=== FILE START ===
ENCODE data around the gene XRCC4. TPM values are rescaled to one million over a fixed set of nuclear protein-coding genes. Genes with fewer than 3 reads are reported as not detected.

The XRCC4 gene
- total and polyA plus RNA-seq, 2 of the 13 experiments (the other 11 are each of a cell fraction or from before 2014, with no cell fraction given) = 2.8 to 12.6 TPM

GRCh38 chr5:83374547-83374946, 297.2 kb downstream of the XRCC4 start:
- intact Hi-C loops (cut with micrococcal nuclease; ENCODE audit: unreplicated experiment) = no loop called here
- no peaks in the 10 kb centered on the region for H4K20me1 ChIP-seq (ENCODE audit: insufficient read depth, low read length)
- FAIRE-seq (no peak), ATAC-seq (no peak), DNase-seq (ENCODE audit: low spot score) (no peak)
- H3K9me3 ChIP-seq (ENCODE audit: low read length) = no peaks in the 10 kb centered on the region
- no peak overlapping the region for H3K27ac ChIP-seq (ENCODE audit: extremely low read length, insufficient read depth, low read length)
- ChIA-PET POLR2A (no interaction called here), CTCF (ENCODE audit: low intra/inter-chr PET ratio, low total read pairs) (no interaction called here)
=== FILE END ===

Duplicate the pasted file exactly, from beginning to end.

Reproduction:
ENCODE data around the gene XRCC4. TPM values are rescaled to one million over a fixed set of nuclear protein-coding genes. Genes with fewer than 3 reads are reported as not detected.

The XRCC4 gene
- total and polyA plus RNA-seq, 2 of the 13 experiments (the other 11 are each of a cell fraction or from before 2014, with no cell fraction given) = 2.8 to 12.6 TPM

GRCh38 chr5:83374547-83374946, 297.2 kb downstream of the XRCC4 start:
- intact Hi-C loops (cut with micrococcal nuclease; ENCODE audit: unreplicated experiment) = no loop called here
- no peaks in the 10 kb centered on the region for H4K20me1 ChIP-seq (ENCODE audit: insufficient read depth, low read length)
- FAIRE-seq (no peak), ATAC-seq (no peak), DNase-seq (ENCODE audit: low spot score) (no peak)
- H3K9me3 ChIP-seq (ENCODE audit: low read length) = no peaks in the 10 kb centered on the region
- no peak overlapping the region for H3K27ac ChIP-seq (ENCODE audit: extremely low read length, insufficient read depth, low read length)
- ChIA-PET POLR2A (no interaction called here), CTCF (ENCODE audit: low intra/inter-chr PET ratio, low total read pairs) (no interaction called here)